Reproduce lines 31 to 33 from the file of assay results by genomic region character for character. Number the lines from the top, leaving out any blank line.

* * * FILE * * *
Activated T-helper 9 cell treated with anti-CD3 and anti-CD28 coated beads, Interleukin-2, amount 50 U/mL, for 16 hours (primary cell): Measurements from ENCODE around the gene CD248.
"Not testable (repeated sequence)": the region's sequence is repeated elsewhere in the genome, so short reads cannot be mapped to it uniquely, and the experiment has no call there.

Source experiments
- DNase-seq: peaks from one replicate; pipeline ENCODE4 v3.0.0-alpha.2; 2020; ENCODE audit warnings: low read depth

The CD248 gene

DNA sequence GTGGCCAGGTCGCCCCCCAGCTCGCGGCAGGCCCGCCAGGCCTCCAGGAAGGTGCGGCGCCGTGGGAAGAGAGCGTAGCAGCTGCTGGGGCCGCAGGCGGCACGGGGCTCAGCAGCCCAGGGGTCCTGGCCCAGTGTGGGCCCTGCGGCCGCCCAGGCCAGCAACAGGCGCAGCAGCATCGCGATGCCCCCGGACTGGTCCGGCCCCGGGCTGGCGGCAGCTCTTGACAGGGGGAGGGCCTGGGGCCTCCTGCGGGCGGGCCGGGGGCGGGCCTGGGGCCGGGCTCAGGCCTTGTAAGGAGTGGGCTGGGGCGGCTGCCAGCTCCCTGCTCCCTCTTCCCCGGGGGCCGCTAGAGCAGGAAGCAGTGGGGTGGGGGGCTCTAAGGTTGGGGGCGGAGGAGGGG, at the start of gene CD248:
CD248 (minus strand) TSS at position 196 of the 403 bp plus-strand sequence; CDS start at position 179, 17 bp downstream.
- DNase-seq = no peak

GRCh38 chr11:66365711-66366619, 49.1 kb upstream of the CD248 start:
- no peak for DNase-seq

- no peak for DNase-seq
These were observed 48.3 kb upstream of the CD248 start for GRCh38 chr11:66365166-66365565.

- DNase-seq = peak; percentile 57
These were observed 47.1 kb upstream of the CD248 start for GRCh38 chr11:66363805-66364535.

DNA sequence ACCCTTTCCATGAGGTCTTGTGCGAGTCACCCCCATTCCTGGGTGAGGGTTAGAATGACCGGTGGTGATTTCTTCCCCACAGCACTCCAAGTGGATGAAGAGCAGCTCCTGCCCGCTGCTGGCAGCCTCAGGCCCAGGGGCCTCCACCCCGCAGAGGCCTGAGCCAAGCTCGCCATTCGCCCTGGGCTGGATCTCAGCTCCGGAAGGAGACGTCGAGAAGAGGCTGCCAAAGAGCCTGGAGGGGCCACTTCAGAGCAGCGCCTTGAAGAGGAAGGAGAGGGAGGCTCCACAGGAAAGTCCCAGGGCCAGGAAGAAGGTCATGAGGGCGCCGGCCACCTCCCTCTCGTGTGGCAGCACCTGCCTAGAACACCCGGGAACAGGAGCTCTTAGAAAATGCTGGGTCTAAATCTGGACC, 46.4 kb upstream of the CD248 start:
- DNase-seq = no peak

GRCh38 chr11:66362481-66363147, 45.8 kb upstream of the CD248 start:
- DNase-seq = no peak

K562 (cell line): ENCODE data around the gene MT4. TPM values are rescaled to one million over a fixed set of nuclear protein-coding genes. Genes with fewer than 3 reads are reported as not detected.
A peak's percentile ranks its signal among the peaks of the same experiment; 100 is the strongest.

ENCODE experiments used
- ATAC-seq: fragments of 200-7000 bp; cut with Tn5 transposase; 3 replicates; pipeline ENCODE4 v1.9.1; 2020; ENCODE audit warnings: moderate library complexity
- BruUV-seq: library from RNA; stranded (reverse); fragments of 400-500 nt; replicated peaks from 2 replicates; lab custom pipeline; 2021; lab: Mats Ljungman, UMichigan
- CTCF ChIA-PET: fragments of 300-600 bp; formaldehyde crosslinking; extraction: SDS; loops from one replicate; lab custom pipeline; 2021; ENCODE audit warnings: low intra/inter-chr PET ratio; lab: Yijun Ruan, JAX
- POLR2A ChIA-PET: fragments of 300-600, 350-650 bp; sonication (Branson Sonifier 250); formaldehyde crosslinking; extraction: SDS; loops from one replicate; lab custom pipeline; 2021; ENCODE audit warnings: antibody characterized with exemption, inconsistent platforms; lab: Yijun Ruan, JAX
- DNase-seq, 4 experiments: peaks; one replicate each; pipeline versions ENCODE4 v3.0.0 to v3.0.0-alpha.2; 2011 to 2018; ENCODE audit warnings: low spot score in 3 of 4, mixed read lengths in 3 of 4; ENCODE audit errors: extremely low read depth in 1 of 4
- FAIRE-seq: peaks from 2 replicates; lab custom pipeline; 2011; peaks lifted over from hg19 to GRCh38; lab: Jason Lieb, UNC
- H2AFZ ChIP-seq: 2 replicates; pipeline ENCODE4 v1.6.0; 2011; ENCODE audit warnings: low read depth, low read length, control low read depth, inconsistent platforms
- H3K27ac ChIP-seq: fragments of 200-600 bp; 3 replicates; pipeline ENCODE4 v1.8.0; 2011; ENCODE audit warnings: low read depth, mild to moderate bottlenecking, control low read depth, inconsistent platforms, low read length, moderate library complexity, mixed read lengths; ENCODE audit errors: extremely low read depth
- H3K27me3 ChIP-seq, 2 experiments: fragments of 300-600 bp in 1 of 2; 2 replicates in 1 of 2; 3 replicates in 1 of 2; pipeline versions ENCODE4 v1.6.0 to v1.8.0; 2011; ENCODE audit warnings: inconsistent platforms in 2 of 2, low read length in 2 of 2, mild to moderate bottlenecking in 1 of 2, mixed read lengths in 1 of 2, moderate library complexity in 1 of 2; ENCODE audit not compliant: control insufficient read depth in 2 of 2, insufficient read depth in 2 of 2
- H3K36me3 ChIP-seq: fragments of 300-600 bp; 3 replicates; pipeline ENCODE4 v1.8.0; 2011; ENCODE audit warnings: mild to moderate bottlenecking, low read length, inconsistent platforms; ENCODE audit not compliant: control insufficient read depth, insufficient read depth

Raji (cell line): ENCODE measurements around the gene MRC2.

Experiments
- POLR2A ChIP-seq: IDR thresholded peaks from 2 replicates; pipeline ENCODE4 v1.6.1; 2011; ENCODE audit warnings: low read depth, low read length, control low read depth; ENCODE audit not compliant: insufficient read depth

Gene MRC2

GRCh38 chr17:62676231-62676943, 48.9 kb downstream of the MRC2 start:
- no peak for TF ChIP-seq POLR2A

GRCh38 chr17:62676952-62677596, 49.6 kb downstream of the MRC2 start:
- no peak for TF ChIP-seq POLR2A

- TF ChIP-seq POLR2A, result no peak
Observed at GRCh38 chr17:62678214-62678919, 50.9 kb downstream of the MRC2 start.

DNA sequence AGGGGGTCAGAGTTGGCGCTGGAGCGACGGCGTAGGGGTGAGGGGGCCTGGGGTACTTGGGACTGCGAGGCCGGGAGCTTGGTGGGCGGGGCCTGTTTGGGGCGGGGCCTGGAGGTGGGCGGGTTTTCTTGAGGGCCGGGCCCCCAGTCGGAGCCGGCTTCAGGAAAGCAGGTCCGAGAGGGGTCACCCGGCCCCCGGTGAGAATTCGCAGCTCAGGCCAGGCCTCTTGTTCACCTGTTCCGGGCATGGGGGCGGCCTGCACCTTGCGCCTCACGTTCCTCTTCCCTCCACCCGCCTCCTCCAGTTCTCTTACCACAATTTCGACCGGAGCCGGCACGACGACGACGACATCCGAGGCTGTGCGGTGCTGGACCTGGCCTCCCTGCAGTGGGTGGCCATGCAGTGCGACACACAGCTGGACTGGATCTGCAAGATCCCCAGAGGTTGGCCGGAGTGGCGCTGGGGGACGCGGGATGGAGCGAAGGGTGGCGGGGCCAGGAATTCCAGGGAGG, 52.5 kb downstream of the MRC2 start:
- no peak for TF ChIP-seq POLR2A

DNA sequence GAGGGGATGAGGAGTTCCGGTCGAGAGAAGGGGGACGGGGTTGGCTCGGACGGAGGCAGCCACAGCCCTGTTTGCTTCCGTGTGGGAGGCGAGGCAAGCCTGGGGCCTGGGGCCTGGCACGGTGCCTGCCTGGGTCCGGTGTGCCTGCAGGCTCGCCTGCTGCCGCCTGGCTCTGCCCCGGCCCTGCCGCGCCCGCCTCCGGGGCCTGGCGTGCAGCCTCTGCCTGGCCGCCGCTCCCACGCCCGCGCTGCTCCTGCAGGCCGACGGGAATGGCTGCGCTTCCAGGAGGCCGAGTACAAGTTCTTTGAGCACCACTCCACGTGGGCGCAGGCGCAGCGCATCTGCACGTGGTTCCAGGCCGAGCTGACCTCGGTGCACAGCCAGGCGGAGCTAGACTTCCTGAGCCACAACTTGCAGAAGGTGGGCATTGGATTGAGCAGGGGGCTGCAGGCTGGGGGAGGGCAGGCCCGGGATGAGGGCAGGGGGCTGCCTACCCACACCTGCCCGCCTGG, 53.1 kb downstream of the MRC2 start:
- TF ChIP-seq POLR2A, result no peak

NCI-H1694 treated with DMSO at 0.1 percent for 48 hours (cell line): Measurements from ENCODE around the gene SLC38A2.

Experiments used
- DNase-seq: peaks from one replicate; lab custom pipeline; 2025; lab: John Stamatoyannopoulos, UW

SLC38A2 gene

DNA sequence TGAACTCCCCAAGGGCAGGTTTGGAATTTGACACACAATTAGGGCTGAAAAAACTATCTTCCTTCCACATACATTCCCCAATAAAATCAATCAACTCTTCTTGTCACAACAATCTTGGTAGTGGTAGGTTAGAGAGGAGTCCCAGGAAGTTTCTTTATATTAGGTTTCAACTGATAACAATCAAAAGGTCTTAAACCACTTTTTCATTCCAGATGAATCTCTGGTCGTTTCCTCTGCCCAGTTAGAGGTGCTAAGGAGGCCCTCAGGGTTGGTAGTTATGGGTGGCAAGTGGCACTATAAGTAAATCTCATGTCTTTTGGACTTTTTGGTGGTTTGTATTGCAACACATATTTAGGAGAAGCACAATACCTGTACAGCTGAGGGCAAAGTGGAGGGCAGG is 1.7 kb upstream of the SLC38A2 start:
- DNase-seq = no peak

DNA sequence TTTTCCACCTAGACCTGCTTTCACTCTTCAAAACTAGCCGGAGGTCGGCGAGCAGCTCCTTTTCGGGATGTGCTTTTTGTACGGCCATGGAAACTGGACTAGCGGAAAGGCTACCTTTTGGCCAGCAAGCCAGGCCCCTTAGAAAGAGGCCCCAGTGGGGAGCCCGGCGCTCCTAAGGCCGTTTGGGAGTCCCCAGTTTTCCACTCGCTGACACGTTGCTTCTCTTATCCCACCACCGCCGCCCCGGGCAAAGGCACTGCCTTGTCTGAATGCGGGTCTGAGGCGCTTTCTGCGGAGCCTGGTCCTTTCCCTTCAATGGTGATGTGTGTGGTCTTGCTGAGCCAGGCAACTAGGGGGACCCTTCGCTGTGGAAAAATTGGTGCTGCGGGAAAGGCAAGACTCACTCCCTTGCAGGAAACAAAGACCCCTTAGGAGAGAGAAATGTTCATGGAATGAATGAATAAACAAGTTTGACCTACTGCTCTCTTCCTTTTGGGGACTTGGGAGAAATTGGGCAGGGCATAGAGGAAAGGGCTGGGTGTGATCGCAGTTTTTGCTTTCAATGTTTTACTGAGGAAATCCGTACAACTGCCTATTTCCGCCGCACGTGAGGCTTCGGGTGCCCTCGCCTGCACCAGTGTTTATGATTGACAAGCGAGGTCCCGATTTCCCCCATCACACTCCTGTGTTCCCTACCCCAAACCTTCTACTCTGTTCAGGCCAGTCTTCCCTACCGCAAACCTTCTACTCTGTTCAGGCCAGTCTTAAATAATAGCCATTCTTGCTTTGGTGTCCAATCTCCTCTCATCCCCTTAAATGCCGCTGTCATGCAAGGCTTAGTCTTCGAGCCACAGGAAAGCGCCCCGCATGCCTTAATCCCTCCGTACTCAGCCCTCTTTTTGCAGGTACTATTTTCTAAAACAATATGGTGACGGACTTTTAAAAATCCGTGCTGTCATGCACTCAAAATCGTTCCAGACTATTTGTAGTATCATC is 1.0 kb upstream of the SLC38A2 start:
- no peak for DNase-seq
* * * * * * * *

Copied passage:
- H3K36me3 ChIP-seq: fragments of 300-600 bp; 3 replicates; pipeline ENCODE4 v1.8.0; 2011; ENCODE audit warnings: mild to moderate bottlenecking, low read length, inconsistent platforms; ENCODE audit not compliant: control insufficient read depth, insufficient read depth

Raji (cell line): ENCODE measurements around the gene MRC2.

Experiments